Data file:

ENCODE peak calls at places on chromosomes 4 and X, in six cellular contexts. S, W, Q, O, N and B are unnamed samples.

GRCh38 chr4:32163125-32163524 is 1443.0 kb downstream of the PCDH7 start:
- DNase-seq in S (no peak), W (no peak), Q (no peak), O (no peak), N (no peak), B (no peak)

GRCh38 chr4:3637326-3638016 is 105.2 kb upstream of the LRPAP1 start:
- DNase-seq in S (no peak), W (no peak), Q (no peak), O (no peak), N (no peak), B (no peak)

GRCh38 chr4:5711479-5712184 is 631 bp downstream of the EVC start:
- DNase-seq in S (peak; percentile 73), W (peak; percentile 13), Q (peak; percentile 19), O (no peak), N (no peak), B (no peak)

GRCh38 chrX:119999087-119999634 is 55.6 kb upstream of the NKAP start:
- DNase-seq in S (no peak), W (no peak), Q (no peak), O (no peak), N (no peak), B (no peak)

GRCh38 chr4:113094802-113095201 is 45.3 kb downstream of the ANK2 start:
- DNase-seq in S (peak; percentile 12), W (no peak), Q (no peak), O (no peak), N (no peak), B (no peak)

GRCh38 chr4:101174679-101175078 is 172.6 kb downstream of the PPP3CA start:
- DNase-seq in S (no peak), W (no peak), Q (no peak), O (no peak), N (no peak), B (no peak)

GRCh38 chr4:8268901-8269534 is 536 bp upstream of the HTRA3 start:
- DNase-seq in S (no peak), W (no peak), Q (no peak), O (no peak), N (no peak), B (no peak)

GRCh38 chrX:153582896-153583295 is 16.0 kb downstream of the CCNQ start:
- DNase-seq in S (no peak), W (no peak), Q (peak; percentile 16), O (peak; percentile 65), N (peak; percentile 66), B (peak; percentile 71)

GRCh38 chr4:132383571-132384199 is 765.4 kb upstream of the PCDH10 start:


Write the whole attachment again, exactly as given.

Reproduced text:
ENCODE peak calls at places on chromosomes 4 and X, in six cellular contexts. S, W, Q, O, N and B are unnamed samples.

GRCh38 chr4:32163125-32163524 is 1443.0 kb downstream of the PCDH7 start:
- DNase-seq in S (no peak), W (no peak), Q (no peak), O (no peak), N (no peak), B (no peak)

GRCh38 chr4:3637326-3638016 is 105.2 kb upstream of the LRPAP1 start:
- DNase-seq in S (no peak), W (no peak), Q (no peak), O (no peak), N (no peak), B (no peak)

GRCh38 chr4:5711479-5712184 is 631 bp downstream of the EVC start:
- DNase-seq in S (peak; percentile 73), W (peak; percentile 13), Q (peak; percentile 19), O (no peak), N (no peak), B (no peak)

GRCh38 chrX:119999087-119999634 is 55.6 kb upstream of the NKAP start:
- DNase-seq in S (no peak), W (no peak), Q (no peak), O (no peak), N (no peak), B (no peak)

GRCh38 chr4:113094802-113095201 is 45.3 kb downstream of the ANK2 start:
- DNase-seq in S (peak; percentile 12), W (no peak), Q (no peak), O (no peak), N (no peak), B (no peak)

GRCh38 chr4:101174679-101175078 is 172.6 kb downstream of the PPP3CA start:
- DNase-seq in S (no peak), W (no peak), Q (no peak), O (no peak), N (no peak), B (no peak)

GRCh38 chr4:8268901-8269534 is 536 bp upstream of the HTRA3 start:
- DNase-seq in S (no peak), W (no peak), Q (no peak), O (no peak), N (no peak), B (no peak)

GRCh38 chrX:153582896-153583295 is 16.0 kb downstream of the CCNQ start:
- DNase-seq in S (no peak), W (no peak), Q (peak; percentile 16), O (peak; percentile 65), N (peak; percentile 66), B (peak; percentile 71)

GRCh38 chr4:132383571-132384199 is 765.4 kb upstream of the PCDH10 start: